Genus/species: Geochelone radiata
Growing to a carapace length of up to 16 inches (41 cm) and weighing up to 35 pounds (16kg), the radiated tortoise is considered to be one of the world's most beautiful tortoises.
This tortoise has the basic "tortoise" body shape, which consists of the high-domed carapace, a blunt head, and elephantine feet. The legs, feet, and head are yellow except for a variably sized black patch on top of the head.
The carapace of the radiated tortoise is brilliantly marked with yellow lines radiating from the center of each dark plate of the shell, hence its name. This "star" pattern is more finely detailed and intricate than the normal pattern of other star-patterned tortoise species, such as G. elegans of India.
The radiated tortoise is also larger than G. elegans, and the scutes of the carapace are smooth, and not raised up into a bumpy, pyramidal shape as is commonly seen in the latter species. There is slight sexual dimorphism. Compared to females, male radiated tortoises usually have longer tails and the notch in the plastron beneath the tail is more noticeable.
Radiated tortoises occur naturally only in the extreme southern and southwestern part of the island of Madagascar. They have also been introduced to the nearby island of Reunion.
They prefer dry regions of brush, thorn (Diderae) forests and woodlands of southern Madagascar.
The radiated tortoise is a grazing herbivore. They feed during the day primarily on grasses, fruit and succulent plants, which form 80 to 90 percent of their diet. A favorite food in the wild is the Opuntia cactus. They are known to graze regularly in the same area, thus keeping the vegetation in that area closely trimmed. They seem to prefer new growth rather than mature growth because of the high-protein, low-fiber content.
They are fed a mixture of leafy greens. This can include collard greens, kale, and chicory.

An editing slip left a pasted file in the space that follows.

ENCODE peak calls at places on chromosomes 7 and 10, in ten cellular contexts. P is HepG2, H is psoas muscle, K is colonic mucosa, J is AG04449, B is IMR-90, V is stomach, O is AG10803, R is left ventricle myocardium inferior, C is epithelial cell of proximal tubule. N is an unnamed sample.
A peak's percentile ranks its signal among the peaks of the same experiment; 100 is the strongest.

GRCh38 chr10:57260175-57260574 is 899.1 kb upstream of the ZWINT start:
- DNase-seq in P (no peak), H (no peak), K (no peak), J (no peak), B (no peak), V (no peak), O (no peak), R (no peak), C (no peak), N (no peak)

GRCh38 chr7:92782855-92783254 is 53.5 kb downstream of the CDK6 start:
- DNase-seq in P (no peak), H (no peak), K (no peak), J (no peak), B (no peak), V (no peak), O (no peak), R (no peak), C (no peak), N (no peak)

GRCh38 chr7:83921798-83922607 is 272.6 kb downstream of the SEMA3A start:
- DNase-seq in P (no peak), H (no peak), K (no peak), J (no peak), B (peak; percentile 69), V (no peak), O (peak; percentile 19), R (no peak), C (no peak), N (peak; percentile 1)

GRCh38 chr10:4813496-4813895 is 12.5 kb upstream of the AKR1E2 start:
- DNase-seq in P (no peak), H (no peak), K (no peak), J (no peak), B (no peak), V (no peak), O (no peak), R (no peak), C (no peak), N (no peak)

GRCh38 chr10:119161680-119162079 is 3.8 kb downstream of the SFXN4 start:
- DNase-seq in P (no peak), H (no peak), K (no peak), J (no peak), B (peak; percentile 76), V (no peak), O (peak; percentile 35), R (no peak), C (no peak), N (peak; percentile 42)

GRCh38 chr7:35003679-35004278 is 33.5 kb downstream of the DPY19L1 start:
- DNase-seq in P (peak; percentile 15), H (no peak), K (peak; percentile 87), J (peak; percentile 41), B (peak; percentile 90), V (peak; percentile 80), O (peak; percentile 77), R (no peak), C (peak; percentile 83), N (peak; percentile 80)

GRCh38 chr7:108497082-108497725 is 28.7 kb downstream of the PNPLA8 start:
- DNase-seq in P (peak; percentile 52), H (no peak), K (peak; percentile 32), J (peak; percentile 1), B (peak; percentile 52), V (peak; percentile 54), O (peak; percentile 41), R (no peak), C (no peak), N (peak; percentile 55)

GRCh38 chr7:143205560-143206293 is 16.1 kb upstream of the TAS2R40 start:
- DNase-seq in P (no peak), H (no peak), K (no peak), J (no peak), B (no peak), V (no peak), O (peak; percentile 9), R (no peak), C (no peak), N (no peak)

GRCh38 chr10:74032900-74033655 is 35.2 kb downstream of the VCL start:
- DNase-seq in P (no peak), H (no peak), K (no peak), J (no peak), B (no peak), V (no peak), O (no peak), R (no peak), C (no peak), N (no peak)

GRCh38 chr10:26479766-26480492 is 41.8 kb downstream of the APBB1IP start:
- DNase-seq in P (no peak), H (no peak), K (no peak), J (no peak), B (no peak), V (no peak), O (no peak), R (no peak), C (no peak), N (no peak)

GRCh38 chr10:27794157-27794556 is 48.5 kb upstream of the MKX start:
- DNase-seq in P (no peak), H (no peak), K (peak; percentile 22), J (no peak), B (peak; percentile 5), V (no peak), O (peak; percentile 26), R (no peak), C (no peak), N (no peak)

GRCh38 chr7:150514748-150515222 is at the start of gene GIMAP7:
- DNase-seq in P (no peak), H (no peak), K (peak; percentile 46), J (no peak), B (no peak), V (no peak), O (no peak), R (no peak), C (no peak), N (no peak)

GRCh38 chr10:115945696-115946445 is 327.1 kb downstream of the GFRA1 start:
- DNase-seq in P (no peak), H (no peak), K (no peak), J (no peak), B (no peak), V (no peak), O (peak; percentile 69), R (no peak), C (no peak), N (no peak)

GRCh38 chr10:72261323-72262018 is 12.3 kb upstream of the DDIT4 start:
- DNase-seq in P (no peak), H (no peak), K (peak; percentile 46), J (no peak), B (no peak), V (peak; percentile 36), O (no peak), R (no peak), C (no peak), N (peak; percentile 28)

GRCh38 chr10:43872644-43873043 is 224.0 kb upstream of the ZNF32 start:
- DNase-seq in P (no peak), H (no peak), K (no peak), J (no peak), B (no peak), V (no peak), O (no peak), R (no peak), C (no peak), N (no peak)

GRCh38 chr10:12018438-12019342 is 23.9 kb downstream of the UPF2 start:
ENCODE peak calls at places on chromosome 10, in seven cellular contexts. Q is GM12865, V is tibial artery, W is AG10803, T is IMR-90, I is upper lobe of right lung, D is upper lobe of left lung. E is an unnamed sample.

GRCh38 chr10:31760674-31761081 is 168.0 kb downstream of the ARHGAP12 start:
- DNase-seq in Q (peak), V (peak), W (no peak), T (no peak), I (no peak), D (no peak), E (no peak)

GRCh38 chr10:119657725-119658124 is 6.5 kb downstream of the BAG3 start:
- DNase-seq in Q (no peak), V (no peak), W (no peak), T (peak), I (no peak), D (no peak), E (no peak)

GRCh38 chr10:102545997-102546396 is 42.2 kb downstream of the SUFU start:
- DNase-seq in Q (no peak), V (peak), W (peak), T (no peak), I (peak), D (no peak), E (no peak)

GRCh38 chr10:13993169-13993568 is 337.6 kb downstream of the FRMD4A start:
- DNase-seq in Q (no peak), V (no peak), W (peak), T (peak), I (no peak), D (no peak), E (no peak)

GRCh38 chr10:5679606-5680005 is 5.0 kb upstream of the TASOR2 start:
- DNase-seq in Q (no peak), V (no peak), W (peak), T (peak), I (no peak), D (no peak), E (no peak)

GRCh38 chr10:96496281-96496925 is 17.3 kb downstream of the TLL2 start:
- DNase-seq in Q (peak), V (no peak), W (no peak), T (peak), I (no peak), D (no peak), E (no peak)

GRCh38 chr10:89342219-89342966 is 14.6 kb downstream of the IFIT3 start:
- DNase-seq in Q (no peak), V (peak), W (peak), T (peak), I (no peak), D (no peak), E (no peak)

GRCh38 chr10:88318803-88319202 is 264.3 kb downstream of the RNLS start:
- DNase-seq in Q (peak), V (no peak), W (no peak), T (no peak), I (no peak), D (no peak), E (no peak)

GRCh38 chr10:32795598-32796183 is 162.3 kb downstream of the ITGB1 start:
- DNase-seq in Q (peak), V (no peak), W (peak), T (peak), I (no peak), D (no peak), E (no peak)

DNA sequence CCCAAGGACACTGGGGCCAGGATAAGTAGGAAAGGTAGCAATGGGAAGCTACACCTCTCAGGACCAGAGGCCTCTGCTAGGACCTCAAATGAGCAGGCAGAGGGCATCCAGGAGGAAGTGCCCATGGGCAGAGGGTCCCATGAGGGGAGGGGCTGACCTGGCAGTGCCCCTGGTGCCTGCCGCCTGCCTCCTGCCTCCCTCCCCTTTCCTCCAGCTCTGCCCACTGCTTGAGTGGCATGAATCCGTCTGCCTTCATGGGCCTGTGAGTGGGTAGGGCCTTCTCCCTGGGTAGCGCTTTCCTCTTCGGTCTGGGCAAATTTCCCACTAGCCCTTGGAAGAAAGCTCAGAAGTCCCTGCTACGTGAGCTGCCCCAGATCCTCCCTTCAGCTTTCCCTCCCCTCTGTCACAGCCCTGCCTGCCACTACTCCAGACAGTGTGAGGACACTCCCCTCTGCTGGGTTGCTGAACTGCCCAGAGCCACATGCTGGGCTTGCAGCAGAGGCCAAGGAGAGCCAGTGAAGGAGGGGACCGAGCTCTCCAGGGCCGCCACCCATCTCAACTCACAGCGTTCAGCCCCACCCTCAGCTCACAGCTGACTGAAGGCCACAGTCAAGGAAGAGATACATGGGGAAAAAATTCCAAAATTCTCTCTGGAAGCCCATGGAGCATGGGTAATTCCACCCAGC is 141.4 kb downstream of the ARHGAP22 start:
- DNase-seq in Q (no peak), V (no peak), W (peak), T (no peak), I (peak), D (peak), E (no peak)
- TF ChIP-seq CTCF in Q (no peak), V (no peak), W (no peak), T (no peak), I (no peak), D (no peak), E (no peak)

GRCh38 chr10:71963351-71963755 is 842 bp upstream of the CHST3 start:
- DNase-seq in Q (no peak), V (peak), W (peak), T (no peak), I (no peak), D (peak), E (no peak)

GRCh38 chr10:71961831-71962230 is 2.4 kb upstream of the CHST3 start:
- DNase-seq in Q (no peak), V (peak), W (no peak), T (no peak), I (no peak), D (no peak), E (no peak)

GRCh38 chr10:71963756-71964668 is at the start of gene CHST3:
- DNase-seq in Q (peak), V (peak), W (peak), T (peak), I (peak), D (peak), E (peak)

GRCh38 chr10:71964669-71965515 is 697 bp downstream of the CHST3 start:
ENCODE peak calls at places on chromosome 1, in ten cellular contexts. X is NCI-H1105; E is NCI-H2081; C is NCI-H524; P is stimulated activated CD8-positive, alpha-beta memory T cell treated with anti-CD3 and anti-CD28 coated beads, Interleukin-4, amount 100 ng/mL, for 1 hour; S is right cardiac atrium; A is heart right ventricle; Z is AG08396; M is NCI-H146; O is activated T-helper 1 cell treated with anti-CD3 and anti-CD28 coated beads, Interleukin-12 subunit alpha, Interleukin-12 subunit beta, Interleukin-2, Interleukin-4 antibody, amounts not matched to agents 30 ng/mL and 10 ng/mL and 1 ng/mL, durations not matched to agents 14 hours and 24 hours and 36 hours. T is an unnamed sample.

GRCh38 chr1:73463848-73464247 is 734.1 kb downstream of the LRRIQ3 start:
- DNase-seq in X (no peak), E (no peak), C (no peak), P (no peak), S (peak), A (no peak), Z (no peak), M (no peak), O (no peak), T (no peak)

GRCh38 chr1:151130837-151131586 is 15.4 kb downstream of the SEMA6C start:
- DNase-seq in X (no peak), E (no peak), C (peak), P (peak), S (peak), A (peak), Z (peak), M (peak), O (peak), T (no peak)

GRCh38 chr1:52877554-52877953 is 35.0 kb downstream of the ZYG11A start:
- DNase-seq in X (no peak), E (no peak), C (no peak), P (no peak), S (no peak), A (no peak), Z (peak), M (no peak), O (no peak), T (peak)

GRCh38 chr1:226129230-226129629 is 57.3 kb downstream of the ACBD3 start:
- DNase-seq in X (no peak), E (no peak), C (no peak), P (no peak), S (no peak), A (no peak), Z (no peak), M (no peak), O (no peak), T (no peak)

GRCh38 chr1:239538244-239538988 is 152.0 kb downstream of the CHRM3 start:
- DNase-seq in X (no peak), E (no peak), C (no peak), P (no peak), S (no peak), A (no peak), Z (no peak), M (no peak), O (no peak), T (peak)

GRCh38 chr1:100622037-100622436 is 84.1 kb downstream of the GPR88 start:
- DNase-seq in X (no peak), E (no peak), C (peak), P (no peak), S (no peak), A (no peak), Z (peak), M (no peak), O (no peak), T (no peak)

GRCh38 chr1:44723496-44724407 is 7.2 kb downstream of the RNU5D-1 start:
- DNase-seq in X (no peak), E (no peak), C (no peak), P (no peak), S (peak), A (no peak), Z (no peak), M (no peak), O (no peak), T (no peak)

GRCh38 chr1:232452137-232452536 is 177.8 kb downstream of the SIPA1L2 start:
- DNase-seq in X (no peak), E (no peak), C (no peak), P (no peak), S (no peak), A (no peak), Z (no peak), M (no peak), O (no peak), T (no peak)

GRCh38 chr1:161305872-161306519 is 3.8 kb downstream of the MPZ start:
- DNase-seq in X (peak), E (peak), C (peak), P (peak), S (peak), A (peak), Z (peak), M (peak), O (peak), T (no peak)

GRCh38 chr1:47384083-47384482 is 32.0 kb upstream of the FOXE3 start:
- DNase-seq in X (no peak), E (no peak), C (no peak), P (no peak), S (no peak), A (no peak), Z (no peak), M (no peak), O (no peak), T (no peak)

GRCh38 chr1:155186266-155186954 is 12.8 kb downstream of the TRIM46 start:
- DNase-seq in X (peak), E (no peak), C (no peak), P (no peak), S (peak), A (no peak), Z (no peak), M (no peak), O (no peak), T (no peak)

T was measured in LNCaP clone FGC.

Males first mate upon attaining lengths of about 12 inches (31 cm); females may need to be a few inches longer. The male begins this fairly noisy procedure by bobbing his head and smelling the female's hind legs and cloaca. In some cases the male may lift the female up with the front edge of his shell to keep her from moving away.
The male then proceeds to mount the female from the rear while striking the anal region of his plastron against the female’s carapace. Hissing and grunting by the male during mating is common. Females lay from three to 12 eggs in a pre-excavated hole six to eight inches (15 to 20 cm) deep and then depart.
Incubation is quite long in this species, lasting usually between five and eight months. Juveniles are between 1.25 to 1.6 inches (3.2 to 4 cm) upon hatching. Unlike the yellow coloration of the adults, the juveniles are a white to an off-white shade. Juveniles attain the high-domed carapace soon after hatching.
Radiated tortoises may live as long as 40 to 50 years.
Unfortunately, these tortoises are severely endangered due to loss of habitat, being poached for food, and being over exploited in the pet trade. It is listed in Appendix I of CITES, which prohibits the import or export of the species under most conditions. However, due to the poor economic conditions of Madagascar, many of the laws are largely ignored.
No estimates of wild populations are available, but their numbers are declining, and many authorities see the potential for a rapid decline to extinction in the wild. In the North American studbook, 332 specimens are listed as participating in captive breeding programs such as the SSP. Captive breeding has shown great promise. The radiated tortoises on exhibit at the Zoo are all females and are not part of the SSP breeding program at this time.
The shell is supplied with blood vessels and nerves so like other tortoises it can feel when being touched.
Some Chinese will pay the equivalent of $50 for a radiated tortoise fto eat (they are also believed to have aphrodisiac properties). Despite laws completely protecting the species, traffic in tortoises from the south coast of Madagascar to the capital continues. When caught, this tortoise emits high-pitched cries, sometimes for as long as an hour after capture. This loud noise would startle a predator and it would potentially give up.
All or part of this information was provided by the Animal Diversity Web and Museum of Zoology of the University of Michigan.
It appears here with their permission. The original author of this information was Jayson Egeler.
For more information, including references, see the Animal Diversity Web account for this species, here:
http://animaldiversity.ummz.umich.edu/ site/ accounts/ information/ Geochelone_radiata.html.